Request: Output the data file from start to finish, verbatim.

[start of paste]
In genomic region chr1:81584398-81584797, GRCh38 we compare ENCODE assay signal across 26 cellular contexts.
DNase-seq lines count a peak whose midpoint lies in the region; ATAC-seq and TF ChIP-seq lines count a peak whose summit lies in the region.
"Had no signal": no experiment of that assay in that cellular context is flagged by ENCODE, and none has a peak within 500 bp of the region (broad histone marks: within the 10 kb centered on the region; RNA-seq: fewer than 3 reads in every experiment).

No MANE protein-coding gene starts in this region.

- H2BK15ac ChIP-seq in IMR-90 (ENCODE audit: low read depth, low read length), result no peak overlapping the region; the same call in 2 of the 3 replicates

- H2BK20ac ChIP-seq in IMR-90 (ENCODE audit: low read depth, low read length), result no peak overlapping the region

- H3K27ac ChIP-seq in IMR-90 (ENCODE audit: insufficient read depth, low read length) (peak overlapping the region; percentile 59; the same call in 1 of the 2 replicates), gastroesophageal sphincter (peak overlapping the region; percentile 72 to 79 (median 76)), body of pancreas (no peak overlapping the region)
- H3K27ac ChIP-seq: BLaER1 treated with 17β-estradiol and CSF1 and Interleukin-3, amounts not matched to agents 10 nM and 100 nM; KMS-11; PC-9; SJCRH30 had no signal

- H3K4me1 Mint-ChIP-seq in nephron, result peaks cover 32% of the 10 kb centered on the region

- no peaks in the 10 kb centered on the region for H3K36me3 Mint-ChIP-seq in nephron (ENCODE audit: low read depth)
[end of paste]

In genomic region chr1:81584398-81584797, GRCh38 we compare ENCODE assay signal across 26 cellular contexts.
DNase-seq lines count a peak whose midpoint lies in the region; ATAC-seq and TF ChIP-seq lines count a peak whose summit lies in the region.
"Had no signal": no experiment of that assay in that cellular context is flagged by ENCODE, and none has a peak within 500 bp of the region (broad histone marks: within the 10 kb centered on the region; RNA-seq: fewer than 3 reads in every experiment).

No MANE protein-coding gene starts in this region.

- H2BK15ac ChIP-seq in IMR-90 (ENCODE audit: low read depth, low read length), result no peak overlapping the region; the same call in 2 of the 3 replicates

- H2BK20ac ChIP-seq in IMR-90 (ENCODE audit: low read depth, low read length), result no peak overlapping the region

- H3K27ac ChIP-seq in IMR-90 (ENCODE audit: insufficient read depth, low read length) (peak overlapping the region; percentile 59; the same call in 1 of the 2 replicates), gastroesophageal sphincter (peak overlapping the region; percentile 72 to 79 (median 76)), body of pancreas (no peak overlapping the region)
- H3K27ac ChIP-seq: BLaER1 treated with 17β-estradiol and CSF1 and Interleukin-3, amounts not matched to agents 10 nM and 100 nM; KMS-11; PC-9; SJCRH30 had no signal

- H3K4me1 Mint-ChIP-seq in nephron, result peaks cover 32% of the 10 kb centered on the region

- no peaks in the 10 kb centered on the region for H3K36me3 Mint-ChIP-seq in nephron (ENCODE audit: low read depth)